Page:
Top ten in tech for 2018
Definitely not the greatest year for technology, but maybe not the worst. Here's my list (in no particular order) of the top ten tech news stories for 2018.
1. The founder myth takes a battering
Tech founders have achieved an almost super hero status - think Steve Jobs - but this year we saw a number of them falter. Facebook's Mark Zuckerberg reportedly lost $15 billion in a year of controversies (see below). Elon Musk began 2018 with bravado by launching a Tesla into space, hit a low-point with injudicious tweeting, but has appeared to the end the year OK. Meanwhile Steve Jobs wanna-be Elizabeth Holmes is facing fraud charges following the collapse of her company Theranos.
2. #delete Facebook
It was an 'annus horribilis' for the social media giant after it was discovered that personal data from 87 million accounts was sold to Cambridge Analytica, which then used the data to influence elections. CEO Mark Zuckerberg found himself being questioned by the US Government , where Washington showed it can out-Hollywood Hollywood in drama, if not in tech knowledge. But many users concerned about the issues raised were left wondering if they could actually delete Facebook from their lives, given its enormous reach.
3. National CTO - not yet, maybe never
In opposition Labour MP Clare Curran campaigned for the appointment of a National Chief Technology Officer, and when she became a Minister it looked like it would finally come to pass. But the botched process, which resulted in the appointment of Derek Handley, and subsequent withdrawal of the offer, saw her leave Cabinet. And we're still waiting for a National CTO to be appointed. [UPDATE: Since this post was first published, Digital Services Minister Megan Woods has confirmed that the CTO position has been scrapped in favour of a "small group of people" to assist in guiding New Zealand's tech environment.]
4. Year of China
It was the year in which we really began to think about the fact that China has some of the best tech in the world and is deploying some of it in ways that might even surprise our old friend George Orwell. Facial recognition surveillance cameras in Shenzhen that name and shame jaywalkers, and a social credit system in which citizens are scored on their behaviour (with real-world consequences). But while governments like New Zealand are taking a hard line regarding Huawei being involved in the 5G rollout, many organisations are looking at ways to get closer, with Google rumoured to be returning to the land of over 772 million internet users.
5. Creepy tech
Not everything new development tech is met with universal applause, especially when it gets a little too human for comfort. Google unveiled Google Duplex at its developer conference, in which a voice assistant was shown to make mundane appointment calls (for example to the hairdresser, to the restaurant) and carry on a conversation like an Actual Person. Meanwhile Amazon's Alexa was caught out recording a family's conversation and sending it to the husband's employee.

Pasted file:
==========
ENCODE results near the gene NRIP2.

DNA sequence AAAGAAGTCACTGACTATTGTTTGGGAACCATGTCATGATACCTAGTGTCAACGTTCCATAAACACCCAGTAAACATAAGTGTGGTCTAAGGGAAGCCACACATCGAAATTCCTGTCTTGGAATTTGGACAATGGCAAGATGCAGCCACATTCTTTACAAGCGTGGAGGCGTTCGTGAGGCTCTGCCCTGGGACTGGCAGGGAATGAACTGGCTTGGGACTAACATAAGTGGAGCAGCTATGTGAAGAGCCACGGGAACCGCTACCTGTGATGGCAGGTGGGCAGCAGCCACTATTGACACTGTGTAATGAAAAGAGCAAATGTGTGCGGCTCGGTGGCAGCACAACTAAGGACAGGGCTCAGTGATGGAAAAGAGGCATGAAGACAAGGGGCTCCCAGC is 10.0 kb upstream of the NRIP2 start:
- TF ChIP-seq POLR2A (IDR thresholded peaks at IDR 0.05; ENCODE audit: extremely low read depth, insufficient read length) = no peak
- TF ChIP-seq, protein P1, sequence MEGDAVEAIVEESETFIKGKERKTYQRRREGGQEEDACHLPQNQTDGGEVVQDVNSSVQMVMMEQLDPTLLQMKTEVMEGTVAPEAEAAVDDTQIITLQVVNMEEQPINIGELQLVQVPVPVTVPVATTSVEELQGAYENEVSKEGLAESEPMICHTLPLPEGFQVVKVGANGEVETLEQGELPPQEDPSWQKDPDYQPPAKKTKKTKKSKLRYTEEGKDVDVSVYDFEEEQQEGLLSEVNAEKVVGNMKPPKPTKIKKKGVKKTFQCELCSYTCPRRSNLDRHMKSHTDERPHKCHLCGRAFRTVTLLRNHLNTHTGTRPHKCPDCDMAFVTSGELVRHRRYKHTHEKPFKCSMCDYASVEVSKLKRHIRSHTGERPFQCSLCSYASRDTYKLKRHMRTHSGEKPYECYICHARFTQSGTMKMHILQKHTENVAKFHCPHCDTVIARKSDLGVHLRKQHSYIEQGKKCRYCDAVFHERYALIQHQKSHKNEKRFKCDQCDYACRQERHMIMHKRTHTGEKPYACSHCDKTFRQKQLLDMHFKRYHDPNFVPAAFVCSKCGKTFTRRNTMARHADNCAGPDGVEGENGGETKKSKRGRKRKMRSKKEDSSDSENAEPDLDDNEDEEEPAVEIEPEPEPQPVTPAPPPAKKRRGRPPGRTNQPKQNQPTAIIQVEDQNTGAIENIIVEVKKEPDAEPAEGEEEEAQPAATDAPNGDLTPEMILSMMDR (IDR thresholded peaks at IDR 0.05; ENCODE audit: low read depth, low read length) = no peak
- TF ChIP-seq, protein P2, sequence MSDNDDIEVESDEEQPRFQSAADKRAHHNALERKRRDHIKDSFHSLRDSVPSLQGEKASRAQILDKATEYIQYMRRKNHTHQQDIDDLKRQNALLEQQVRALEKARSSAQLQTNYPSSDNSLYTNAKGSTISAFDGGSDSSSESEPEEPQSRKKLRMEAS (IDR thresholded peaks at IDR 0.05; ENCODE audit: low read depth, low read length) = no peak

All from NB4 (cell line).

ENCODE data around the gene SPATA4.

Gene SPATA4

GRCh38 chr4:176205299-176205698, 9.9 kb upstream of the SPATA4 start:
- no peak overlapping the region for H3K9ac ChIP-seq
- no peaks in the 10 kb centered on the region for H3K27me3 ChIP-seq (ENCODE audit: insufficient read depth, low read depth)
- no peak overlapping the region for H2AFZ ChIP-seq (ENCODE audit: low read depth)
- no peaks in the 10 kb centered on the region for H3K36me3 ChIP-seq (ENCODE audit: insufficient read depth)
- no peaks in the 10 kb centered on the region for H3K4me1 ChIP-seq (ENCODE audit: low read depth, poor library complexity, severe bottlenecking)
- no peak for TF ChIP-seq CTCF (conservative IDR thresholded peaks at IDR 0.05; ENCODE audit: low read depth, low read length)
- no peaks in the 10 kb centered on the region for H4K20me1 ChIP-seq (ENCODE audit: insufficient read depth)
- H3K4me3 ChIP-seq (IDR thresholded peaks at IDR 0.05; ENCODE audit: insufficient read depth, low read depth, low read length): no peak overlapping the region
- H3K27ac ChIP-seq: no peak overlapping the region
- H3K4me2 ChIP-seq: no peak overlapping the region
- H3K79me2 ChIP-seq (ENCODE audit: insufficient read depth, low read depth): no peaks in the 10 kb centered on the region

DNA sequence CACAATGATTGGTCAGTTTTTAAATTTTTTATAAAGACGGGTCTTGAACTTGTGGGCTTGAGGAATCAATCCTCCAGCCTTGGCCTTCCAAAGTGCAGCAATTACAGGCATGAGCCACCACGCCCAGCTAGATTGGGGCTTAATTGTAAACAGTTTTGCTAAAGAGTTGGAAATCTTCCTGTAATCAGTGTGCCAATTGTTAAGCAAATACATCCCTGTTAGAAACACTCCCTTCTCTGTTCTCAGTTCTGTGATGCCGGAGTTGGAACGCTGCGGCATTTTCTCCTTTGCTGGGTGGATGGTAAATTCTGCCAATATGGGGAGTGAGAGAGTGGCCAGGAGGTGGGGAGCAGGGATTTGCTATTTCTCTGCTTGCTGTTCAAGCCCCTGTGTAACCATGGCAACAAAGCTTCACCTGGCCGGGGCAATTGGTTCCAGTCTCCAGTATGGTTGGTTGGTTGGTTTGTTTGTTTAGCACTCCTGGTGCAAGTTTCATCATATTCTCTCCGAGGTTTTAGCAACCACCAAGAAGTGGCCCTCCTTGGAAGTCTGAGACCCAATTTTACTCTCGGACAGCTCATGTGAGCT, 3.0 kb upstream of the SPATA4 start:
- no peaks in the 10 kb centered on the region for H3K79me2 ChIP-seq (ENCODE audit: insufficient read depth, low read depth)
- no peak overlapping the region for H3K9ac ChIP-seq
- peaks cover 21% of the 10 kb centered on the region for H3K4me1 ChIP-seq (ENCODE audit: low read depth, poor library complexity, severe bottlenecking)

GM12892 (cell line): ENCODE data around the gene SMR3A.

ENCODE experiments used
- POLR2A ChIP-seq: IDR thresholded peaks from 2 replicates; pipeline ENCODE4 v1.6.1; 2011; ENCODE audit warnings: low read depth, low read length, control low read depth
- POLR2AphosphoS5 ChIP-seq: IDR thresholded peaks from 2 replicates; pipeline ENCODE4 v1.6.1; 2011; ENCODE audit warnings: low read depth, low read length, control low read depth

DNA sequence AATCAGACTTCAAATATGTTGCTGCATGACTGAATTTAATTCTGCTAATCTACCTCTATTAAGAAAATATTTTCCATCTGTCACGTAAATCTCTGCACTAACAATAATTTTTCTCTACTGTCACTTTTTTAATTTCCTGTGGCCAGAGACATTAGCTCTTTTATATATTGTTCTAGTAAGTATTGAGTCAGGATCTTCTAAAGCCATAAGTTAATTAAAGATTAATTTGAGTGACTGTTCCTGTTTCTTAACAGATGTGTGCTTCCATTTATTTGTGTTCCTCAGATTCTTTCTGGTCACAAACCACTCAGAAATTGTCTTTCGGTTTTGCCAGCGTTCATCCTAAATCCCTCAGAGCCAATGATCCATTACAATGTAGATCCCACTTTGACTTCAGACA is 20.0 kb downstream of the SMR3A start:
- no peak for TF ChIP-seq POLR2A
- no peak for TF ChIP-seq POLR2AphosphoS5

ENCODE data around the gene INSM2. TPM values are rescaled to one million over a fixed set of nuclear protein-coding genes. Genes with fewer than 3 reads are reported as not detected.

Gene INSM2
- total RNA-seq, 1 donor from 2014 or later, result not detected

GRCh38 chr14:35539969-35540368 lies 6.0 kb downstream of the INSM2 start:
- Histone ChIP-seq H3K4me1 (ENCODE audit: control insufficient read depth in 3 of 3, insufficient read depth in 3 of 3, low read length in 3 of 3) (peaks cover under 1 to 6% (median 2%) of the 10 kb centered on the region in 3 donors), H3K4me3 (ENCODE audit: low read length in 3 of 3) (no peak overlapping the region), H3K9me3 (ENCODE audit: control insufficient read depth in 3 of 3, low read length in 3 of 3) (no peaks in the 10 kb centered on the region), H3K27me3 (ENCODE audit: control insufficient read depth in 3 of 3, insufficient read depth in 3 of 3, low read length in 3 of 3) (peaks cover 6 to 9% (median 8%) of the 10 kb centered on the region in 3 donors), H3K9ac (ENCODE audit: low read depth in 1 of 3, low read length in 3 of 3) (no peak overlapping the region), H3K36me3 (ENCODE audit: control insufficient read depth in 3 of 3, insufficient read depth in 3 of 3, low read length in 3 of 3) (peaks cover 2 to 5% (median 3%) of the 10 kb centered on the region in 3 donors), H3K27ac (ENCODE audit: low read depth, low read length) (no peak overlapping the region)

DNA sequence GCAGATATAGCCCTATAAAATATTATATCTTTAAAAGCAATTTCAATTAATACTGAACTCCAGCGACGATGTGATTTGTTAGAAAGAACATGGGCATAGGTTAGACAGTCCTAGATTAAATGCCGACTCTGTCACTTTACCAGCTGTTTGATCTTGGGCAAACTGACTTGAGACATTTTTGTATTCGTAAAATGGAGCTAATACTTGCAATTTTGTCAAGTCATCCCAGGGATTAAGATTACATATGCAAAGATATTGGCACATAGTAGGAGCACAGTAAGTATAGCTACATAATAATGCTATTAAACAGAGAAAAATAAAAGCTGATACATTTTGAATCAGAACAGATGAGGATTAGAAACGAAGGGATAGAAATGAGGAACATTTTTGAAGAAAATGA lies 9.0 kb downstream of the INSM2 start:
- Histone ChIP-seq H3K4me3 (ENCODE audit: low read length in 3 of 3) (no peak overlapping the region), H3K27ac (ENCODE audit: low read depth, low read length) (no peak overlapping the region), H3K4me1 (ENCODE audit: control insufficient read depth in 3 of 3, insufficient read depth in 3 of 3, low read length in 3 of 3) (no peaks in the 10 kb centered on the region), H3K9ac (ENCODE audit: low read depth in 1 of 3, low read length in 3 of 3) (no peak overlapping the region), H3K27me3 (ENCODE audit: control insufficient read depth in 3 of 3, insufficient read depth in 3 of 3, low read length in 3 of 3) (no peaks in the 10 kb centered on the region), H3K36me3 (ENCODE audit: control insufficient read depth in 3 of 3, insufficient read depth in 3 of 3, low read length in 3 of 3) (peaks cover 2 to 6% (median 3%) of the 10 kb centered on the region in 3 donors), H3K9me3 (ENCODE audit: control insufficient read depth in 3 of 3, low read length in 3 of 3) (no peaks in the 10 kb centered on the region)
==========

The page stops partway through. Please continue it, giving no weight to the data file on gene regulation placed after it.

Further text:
6. Digital Divide
As broadband infrastructure reaches 99.8% of the population, discussions about the digital divide are coming to the fore. A couple of excellent reports this year, notably "Out of the Maze: Building Digitally Inclusive Communities", have highlighted just how necessary it is for all New Zealanders to have equal access to the internet, especially as more government services, including the education system, go online.
7. Robots stealing jobs
Dystopian futures got a real outing this year, with many studies, here and overseas, looking at the impact of new technology on the future of work. A report from Infometrics says 31% of current jobs are at risk of being automated, but rather than panic, maybe it's better to plan?
8. Smartphones reach $2K in price
While PCs might be reducing in price, smartphones are getting more expensive. The 2018 releases from high-end hardware manufacturers Samsung and Apple were around the $2,000 mark, with the iPhone XS Max 6.5-inch display at $2,099. This might explain why nobody queues for the latest iPhone anymore.
9. E-scooters arrive on our shores
New Zealand joined the latest tech craze when Lime unleashed 1000 e-scooters on the streets of Christchurch and Auckland in October, and more recently in Upper Hutt. Many were horrified that you could ride the footpaths of our cities travelling at up to 27kmph without wearing a helmet. While others saw the opportunity to join the gig economy and make up to $150 a night as 'juicers'.
10. Don't believe the hype
It's the story that in many ways sums up the tech year. If you are looking for a gripping holiday read this summer, then you can't go past Bad Blood: Secrets and Lies in a Silicon Valley Start-up by John Carreyrou, a journalist at the Wall Street Journal. It's a modern-day Greek tragedy in which the CEO, who modelled herself on Steve Jobs, drove the company's value up to over $9 billion peddling a product that was supposed to provide accurate blood tests with just the pinprick on your finger. Too good to be true? Turned out it was.
This Top Ten in Tech was discussed on Radio NZ's Nine to Noon show here.
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